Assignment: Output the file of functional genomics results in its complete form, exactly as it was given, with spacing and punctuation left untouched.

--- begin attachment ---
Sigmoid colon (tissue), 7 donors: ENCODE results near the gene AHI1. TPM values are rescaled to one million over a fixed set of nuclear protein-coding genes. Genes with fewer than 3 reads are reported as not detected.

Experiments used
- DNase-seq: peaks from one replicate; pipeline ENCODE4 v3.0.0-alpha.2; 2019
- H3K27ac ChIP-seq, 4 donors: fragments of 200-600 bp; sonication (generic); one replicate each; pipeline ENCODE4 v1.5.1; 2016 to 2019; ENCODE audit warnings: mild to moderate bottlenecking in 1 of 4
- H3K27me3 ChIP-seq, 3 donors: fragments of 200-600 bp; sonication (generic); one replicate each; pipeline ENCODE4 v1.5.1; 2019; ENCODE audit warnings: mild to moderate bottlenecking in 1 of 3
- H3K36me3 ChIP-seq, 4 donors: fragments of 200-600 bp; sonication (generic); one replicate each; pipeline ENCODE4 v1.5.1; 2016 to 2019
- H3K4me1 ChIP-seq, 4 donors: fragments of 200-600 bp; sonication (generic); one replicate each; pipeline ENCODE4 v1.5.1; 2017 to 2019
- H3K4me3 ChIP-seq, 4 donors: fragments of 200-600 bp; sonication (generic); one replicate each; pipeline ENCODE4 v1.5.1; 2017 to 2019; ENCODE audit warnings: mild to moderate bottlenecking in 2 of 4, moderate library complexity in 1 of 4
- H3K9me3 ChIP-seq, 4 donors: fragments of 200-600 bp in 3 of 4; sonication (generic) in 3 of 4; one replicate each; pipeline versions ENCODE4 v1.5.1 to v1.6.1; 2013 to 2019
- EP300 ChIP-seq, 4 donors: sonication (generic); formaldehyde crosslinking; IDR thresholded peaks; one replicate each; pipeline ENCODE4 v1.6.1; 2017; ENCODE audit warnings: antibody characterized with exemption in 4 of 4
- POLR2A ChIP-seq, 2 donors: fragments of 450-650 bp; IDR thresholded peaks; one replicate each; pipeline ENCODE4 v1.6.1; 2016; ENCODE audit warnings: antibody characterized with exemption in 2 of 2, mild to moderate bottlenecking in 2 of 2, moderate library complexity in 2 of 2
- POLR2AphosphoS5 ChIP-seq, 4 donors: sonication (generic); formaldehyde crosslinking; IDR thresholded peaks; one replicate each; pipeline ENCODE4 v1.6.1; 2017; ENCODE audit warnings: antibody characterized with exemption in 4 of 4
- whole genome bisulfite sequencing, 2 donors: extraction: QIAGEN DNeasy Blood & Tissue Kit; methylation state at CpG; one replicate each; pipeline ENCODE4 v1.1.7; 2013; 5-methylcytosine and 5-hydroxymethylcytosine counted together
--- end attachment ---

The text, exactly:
Sigmoid colon (tissue), 7 donors: ENCODE results near the gene AHI1. TPM values are rescaled to one million over a fixed set of nuclear protein-coding genes. Genes with fewer than 3 reads are reported as not detected.

Experiments used
- DNase-seq: peaks from one replicate; pipeline ENCODE4 v3.0.0-alpha.2; 2019
- H3K27ac ChIP-seq, 4 donors: fragments of 200-600 bp; sonication (generic); one replicate each; pipeline ENCODE4 v1.5.1; 2016 to 2019; ENCODE audit warnings: mild to moderate bottlenecking in 1 of 4
- H3K27me3 ChIP-seq, 3 donors: fragments of 200-600 bp; sonication (generic); one replicate each; pipeline ENCODE4 v1.5.1; 2019; ENCODE audit warnings: mild to moderate bottlenecking in 1 of 3
- H3K36me3 ChIP-seq, 4 donors: fragments of 200-600 bp; sonication (generic); one replicate each; pipeline ENCODE4 v1.5.1; 2016 to 2019
- H3K4me1 ChIP-seq, 4 donors: fragments of 200-600 bp; sonication (generic); one replicate each; pipeline ENCODE4 v1.5.1; 2017 to 2019
- H3K4me3 ChIP-seq, 4 donors: fragments of 200-600 bp; sonication (generic); one replicate each; pipeline ENCODE4 v1.5.1; 2017 to 2019; ENCODE audit warnings: mild to moderate bottlenecking in 2 of 4, moderate library complexity in 1 of 4
- H3K9me3 ChIP-seq, 4 donors: fragments of 200-600 bp in 3 of 4; sonication (generic) in 3 of 4; one replicate each; pipeline versions ENCODE4 v1.5.1 to v1.6.1; 2013 to 2019
- EP300 ChIP-seq, 4 donors: sonication (generic); formaldehyde crosslinking; IDR thresholded peaks; one replicate each; pipeline ENCODE4 v1.6.1; 2017; ENCODE audit warnings: antibody characterized with exemption in 4 of 4
- POLR2A ChIP-seq, 2 donors: fragments of 450-650 bp; IDR thresholded peaks; one replicate each; pipeline ENCODE4 v1.6.1; 2016; ENCODE audit warnings: antibody characterized with exemption in 2 of 2, mild to moderate bottlenecking in 2 of 2, moderate library complexity in 2 of 2
- POLR2AphosphoS5 ChIP-seq, 4 donors: sonication (generic); formaldehyde crosslinking; IDR thresholded peaks; one replicate each; pipeline ENCODE4 v1.6.1; 2017; ENCODE audit warnings: antibody characterized with exemption in 4 of 4
- whole genome bisulfite sequencing, 2 donors: extraction: QIAGEN DNeasy Blood & Tissue Kit; methylation state at CpG; one replicate each; pipeline ENCODE4 v1.1.7; 2013; 5-methylcytosine and 5-hydroxymethylcytosine counted together